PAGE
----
The nation’s banks have been the “shock absorbers” for the real economy as the pandemic causes turmoil in financial markets, the Federal Reserve said in its supervision and regulation report released today. The Fed noted that banking organizations have been a source of strength, rather than strain, to the economy, entering the pandemic with substantial capital and liquidity and improved risk management and operational resiliency since the 2008 crisis.
The Fed highlighted that banks have provided access to lines of credit for corporate borrowers and played a significant role in supporting small businesses via the Paycheck Protection Program. The report noted that banks took a number of actions to maintain financial and operational resiliency and as a result, capital levels remain robust—“indeed, they have actually increased during the COVID event”—aided by timely policy response and capital preservation measures.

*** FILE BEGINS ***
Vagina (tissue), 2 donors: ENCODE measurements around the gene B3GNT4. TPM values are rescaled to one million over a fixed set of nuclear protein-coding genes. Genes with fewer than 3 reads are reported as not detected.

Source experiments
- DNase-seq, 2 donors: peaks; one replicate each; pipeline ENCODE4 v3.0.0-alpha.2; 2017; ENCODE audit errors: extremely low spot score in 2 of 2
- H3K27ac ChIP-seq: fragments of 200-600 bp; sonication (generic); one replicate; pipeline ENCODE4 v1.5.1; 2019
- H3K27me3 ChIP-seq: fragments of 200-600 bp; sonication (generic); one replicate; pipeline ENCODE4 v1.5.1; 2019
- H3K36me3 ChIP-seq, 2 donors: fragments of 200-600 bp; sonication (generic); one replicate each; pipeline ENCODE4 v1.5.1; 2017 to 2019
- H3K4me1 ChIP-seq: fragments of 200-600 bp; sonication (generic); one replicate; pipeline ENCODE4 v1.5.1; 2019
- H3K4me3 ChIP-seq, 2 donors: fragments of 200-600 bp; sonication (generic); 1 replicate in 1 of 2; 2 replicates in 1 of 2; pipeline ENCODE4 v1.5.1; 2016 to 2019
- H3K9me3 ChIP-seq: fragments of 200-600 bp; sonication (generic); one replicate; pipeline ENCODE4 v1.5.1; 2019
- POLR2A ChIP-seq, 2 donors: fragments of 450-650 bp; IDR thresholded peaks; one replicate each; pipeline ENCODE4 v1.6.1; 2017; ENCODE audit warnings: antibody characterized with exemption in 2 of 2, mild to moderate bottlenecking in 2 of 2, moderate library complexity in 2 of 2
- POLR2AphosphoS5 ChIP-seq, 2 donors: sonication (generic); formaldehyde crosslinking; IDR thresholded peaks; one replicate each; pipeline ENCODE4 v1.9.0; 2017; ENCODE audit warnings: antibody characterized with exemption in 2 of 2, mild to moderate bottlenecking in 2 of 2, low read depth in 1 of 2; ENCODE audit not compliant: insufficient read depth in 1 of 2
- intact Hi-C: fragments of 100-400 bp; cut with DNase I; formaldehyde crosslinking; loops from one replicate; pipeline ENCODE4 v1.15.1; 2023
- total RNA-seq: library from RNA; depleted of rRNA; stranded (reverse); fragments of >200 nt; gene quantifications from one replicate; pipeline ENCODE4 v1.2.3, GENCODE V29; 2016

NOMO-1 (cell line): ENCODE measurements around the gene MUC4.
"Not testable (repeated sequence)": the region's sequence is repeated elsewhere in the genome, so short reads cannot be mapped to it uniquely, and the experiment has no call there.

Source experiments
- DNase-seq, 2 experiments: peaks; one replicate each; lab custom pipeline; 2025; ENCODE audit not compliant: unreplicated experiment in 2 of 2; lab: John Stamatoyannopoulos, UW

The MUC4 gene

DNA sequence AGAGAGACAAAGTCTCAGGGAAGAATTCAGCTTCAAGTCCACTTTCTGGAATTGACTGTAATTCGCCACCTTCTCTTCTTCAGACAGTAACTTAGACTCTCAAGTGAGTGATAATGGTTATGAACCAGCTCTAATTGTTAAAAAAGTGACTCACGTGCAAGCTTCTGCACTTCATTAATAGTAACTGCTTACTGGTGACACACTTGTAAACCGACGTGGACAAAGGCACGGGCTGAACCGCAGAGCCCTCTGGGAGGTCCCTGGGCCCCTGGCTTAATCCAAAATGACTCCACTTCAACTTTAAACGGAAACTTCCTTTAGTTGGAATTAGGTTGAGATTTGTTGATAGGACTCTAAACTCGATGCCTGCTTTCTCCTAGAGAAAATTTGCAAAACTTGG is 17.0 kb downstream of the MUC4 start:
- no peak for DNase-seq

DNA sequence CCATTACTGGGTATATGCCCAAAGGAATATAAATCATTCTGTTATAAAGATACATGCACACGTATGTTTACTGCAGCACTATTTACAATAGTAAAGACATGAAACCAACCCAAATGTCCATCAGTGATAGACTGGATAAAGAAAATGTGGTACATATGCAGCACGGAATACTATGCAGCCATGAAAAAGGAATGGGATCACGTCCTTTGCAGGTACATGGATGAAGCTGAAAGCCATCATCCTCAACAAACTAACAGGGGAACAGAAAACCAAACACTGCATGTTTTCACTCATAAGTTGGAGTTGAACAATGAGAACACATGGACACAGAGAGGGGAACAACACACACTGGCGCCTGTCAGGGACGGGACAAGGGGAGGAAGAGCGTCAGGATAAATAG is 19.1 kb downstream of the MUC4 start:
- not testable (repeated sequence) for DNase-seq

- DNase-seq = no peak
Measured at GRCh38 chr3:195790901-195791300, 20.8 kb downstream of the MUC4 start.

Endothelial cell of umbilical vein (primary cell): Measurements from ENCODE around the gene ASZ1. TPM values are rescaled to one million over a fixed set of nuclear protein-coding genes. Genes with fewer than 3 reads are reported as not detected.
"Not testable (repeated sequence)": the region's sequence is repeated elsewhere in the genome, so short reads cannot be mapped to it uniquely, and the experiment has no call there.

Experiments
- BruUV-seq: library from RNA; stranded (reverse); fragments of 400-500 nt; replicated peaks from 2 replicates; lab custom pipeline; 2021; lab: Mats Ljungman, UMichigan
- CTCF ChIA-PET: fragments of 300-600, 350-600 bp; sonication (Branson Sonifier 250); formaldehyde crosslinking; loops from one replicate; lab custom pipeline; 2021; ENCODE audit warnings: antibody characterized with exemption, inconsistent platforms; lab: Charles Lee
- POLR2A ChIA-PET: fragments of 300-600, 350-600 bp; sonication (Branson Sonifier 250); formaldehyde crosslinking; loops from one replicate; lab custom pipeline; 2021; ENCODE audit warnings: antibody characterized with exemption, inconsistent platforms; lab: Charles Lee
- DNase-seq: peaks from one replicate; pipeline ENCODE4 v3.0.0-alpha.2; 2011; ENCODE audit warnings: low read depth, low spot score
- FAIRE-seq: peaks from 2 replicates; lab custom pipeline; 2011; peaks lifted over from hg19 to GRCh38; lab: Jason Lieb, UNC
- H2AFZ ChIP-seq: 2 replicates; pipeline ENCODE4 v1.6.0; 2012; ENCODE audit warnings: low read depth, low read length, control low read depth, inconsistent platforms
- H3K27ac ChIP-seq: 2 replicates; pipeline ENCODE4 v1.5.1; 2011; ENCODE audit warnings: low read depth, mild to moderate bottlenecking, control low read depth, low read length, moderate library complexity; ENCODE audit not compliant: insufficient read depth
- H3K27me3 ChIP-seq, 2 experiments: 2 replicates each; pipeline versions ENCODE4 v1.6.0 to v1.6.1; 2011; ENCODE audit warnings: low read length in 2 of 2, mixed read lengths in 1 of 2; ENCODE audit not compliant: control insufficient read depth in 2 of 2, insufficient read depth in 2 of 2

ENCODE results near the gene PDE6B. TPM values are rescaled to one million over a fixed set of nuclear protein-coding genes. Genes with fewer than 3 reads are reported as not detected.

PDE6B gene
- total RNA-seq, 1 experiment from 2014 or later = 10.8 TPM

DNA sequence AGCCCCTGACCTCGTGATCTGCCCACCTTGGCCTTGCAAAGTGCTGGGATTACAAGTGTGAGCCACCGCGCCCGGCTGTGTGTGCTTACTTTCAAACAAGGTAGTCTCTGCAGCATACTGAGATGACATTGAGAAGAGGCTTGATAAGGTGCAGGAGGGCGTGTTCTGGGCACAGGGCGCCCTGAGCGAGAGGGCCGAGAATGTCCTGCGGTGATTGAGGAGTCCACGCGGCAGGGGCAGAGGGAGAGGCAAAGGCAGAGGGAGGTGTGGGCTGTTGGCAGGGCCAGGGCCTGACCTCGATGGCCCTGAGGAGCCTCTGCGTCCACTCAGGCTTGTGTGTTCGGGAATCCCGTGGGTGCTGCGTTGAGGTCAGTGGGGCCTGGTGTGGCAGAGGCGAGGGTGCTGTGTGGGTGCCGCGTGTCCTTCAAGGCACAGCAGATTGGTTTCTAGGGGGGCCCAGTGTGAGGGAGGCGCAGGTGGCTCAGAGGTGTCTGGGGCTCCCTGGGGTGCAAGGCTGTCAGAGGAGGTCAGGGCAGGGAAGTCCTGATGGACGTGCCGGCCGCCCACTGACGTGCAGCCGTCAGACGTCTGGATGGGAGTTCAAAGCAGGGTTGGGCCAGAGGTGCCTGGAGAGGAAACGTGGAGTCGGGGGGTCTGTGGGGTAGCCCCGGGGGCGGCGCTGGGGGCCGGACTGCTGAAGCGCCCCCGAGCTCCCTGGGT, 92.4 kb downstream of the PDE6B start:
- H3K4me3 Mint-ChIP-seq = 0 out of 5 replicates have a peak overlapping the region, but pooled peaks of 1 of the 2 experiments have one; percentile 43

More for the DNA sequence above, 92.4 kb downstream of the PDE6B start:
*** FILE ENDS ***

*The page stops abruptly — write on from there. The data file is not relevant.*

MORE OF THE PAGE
“Despite a great deal of turmoil in financial markets, the solvency of the banking system has not been in question. Banks have increased lending, absorbed a surge of deposits, and worked constructively with borrowers,” the Fed said in the report, adding that “despite operational challenges, both banks and examiners have generally transitioned to a largely remote work environment without significant disruption to the provision of financial services. Bank branches have begun to reopen in line with local conditions and relevant guidelines.”